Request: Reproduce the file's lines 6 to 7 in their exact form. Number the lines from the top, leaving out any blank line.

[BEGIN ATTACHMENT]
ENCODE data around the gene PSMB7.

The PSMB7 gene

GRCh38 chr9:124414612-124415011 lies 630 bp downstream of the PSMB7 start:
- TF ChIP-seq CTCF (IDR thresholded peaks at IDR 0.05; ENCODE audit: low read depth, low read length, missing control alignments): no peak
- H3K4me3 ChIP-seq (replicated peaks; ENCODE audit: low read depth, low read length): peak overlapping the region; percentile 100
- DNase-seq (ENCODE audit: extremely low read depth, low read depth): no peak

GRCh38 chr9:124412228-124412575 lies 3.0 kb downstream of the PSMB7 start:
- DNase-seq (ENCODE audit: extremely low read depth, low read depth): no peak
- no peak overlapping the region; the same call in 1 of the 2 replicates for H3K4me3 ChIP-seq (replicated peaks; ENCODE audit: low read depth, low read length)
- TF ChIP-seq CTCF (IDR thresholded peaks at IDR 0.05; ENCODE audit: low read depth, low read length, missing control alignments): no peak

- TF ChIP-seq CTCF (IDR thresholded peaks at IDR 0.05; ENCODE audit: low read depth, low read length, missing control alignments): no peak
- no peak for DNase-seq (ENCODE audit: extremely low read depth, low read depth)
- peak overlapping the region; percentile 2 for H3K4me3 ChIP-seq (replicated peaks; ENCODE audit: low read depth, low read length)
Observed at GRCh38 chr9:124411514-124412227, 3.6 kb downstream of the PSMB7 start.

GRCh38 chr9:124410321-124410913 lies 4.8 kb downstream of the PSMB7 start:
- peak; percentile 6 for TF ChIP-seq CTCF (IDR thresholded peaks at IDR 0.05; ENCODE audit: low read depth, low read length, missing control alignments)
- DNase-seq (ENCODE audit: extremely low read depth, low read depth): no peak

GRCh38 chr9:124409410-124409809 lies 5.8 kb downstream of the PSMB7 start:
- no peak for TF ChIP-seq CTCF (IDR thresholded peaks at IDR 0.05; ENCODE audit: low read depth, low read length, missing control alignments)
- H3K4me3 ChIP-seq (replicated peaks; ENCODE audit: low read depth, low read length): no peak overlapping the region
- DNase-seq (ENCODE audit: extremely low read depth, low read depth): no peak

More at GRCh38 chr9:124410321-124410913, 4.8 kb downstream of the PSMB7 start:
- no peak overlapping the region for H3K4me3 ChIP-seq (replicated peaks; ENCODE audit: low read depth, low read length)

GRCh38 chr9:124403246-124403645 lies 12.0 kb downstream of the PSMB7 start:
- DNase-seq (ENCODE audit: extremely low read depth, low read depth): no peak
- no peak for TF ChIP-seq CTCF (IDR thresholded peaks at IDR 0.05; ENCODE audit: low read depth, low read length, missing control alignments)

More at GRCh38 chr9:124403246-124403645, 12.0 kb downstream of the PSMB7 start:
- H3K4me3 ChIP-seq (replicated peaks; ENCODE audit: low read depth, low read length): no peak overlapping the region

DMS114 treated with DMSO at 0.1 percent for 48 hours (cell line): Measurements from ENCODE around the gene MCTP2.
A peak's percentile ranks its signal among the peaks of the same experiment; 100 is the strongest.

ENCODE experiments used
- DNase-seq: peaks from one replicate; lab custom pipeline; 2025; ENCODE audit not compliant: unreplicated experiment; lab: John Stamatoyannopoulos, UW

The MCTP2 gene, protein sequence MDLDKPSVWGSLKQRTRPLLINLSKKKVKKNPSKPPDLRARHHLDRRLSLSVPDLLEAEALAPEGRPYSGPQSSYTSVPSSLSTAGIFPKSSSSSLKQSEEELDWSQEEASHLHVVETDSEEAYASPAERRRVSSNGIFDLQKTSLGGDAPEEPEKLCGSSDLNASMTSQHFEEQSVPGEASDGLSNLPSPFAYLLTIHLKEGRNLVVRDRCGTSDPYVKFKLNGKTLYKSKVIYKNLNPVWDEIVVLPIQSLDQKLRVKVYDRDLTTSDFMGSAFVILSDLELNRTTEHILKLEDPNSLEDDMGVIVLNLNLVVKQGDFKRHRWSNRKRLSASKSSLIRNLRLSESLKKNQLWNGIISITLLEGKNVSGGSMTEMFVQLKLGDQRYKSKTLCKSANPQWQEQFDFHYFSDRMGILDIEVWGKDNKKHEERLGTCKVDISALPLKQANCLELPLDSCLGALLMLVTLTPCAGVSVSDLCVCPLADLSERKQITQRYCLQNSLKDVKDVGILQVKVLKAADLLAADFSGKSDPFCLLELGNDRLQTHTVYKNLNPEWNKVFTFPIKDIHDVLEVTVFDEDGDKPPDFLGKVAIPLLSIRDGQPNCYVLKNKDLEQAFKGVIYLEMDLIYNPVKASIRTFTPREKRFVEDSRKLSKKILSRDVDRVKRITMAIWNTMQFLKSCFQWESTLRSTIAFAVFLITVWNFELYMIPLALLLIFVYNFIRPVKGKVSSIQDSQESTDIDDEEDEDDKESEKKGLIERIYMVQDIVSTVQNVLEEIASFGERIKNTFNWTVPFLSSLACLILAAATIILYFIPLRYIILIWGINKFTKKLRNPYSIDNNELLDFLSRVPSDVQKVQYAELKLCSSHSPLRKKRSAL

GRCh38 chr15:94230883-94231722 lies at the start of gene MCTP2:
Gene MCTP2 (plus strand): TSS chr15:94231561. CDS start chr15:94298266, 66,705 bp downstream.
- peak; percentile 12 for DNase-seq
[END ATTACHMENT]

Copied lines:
- DNase-seq (ENCODE audit: extremely low read depth, low read depth): no peak

GRCh38 chr9:124412228-124412575 lies 3.0 kb downstream of the PSMB7 start: